Biodiversity of the Copepoda

Biodiversity of the Copepoda
Dr. Hans-Uwe Dahms, D.Sc.
Department of Biology, Hong Kong University of Science and Technology, Clear
Water Bay, Kowloon, Hong Kong, SAR China
This group of small microcrustaceans resides in virtually all moist and aquatic
habitats: From the canopy of rain forests, to terrestrial leave-litter, groundwater,
wells, streams, rivers, lakes, from the deep-sea benthos throughout all marine
pelagic waters and sea-ice to the interstitial of shores, being free-living, or
associated or parasitic to aquatic plants and animals. Such stuntingly different
habitats provoke an unprecedented diversity in copepod life forms and
morphologies, in their behavior and ecology. Copepod reproductive biology
shows many facettes and their life cycles are complex. Copepod biochemical and
molecular performances must be enormous, but are virtually untapped as yet for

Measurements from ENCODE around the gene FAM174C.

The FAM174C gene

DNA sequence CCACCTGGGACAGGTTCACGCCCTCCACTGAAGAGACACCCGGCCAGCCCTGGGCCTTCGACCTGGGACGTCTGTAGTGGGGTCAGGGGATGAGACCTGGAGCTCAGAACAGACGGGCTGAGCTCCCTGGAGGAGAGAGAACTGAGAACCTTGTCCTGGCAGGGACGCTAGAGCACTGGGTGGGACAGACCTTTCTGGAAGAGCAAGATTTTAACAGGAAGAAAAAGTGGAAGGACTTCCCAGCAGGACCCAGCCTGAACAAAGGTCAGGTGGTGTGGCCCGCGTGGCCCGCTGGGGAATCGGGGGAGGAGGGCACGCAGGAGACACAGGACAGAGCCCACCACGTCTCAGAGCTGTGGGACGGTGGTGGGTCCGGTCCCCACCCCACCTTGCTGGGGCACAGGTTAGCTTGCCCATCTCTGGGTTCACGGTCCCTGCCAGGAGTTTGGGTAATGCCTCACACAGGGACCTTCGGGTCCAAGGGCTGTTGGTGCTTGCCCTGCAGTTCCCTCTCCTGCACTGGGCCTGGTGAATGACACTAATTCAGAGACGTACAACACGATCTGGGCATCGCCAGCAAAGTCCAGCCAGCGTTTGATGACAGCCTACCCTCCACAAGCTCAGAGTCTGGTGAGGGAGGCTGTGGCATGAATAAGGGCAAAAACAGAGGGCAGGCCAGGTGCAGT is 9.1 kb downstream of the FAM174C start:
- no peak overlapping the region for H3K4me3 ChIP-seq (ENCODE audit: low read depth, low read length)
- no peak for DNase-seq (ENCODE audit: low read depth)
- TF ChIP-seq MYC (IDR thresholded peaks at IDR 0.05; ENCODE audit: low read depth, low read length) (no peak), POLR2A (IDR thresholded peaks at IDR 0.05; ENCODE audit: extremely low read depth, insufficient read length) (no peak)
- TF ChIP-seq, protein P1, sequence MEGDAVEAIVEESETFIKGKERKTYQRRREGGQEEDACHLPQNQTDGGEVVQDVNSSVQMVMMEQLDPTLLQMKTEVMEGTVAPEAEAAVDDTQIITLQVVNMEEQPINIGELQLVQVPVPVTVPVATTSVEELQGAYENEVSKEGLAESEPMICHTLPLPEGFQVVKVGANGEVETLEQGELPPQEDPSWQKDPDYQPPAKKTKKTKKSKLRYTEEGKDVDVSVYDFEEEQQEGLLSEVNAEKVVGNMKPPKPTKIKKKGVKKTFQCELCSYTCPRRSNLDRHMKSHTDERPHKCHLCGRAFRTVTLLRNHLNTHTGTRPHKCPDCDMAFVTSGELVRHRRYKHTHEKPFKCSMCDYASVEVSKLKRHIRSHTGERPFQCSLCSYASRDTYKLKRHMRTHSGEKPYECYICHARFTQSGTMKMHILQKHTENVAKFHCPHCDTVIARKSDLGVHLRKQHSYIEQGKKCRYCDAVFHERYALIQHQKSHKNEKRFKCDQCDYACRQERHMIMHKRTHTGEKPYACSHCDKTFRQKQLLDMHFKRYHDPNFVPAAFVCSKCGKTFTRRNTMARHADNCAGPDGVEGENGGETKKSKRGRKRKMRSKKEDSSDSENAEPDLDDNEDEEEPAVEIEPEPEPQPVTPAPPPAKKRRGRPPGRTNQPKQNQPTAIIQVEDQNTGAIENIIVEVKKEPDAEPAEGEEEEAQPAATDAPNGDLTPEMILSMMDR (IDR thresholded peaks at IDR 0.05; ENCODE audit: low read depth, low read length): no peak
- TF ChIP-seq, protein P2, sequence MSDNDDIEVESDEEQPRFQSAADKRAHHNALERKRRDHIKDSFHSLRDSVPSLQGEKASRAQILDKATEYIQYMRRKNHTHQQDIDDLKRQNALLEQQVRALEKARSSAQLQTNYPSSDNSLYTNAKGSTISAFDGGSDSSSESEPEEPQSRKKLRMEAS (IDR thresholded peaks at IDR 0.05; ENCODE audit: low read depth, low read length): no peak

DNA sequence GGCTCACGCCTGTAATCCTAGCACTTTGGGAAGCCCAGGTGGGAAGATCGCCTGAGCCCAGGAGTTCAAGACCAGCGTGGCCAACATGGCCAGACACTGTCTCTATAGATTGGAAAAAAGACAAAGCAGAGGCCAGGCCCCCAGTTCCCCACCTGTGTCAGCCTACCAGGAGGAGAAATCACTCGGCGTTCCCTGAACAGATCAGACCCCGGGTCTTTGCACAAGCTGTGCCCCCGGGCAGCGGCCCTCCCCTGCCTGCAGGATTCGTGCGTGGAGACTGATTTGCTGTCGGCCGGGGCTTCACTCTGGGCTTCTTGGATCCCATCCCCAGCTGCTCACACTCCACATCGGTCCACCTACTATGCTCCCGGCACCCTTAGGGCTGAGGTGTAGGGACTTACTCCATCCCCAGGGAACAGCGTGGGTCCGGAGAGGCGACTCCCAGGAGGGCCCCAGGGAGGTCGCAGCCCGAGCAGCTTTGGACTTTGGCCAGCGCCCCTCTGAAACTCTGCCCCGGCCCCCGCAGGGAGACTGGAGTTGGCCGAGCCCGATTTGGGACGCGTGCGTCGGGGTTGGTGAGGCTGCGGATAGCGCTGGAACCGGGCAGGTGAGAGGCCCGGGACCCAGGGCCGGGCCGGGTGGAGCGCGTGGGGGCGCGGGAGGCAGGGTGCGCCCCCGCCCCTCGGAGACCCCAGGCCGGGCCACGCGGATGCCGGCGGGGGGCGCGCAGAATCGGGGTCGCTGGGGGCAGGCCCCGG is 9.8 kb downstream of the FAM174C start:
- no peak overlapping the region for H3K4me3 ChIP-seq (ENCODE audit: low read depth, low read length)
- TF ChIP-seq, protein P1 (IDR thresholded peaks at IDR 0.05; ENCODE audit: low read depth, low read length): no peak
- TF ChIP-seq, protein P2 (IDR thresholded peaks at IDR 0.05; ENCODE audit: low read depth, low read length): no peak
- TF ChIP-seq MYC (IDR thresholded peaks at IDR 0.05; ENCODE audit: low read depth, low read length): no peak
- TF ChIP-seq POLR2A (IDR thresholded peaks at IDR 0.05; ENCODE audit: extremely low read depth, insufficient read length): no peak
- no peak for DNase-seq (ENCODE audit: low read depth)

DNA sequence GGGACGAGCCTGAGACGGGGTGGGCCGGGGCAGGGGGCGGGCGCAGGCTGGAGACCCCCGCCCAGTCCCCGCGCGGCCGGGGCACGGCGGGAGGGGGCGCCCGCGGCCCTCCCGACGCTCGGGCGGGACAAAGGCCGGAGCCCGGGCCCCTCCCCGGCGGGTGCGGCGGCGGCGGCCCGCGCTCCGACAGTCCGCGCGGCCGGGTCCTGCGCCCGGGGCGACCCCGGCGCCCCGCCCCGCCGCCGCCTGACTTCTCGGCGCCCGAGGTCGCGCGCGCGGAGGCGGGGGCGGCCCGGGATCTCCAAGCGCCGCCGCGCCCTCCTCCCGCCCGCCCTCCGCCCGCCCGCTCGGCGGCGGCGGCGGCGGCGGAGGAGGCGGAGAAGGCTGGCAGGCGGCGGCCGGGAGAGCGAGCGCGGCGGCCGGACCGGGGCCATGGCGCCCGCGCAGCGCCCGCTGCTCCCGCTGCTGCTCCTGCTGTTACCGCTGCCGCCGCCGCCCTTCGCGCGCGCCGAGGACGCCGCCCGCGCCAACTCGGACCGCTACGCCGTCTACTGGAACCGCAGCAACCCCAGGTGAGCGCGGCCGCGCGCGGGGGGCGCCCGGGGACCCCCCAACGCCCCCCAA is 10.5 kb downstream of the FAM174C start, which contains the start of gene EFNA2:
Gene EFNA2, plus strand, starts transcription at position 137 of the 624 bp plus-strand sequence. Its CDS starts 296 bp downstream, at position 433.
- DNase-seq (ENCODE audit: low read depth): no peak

applied purposes (biotechnology). What became very clear in the last decades:
copepods are ideal models for several branches of life science, both, in situ and
in vitro. Their taxonic diversity provides appropriate indications for environmental
hazards in the field. The ease of cultivation makes them suitable “lab mice” for,
e.g. toxicity assays, physiological adaptations, various aspects of genetic studies
etc. They are not only important for benthic and particularly pelagic food-chains
and the conversion of matter and energy, but also serve as ideal first-food and in
the application of vitamins and drugs for fish-larvae in mari- and aquaculture. On
the other hand, are technological means demanded where copepods threaten
the harvest from oceans and freshwaters as vectors of diseases or parasites of
economically important organisms. In turn, they can be used to control mosquitoe
transmitted diseases – being efficient predators of mosquitoe larvae (pest
control). However, appliances for life-science or for the welfare of the human
society will not be possible without intensified basic research. Only such an
approach can provide the findings that will allow the development of new
technologies. The particular role of evolutionary reconstructions is emphasized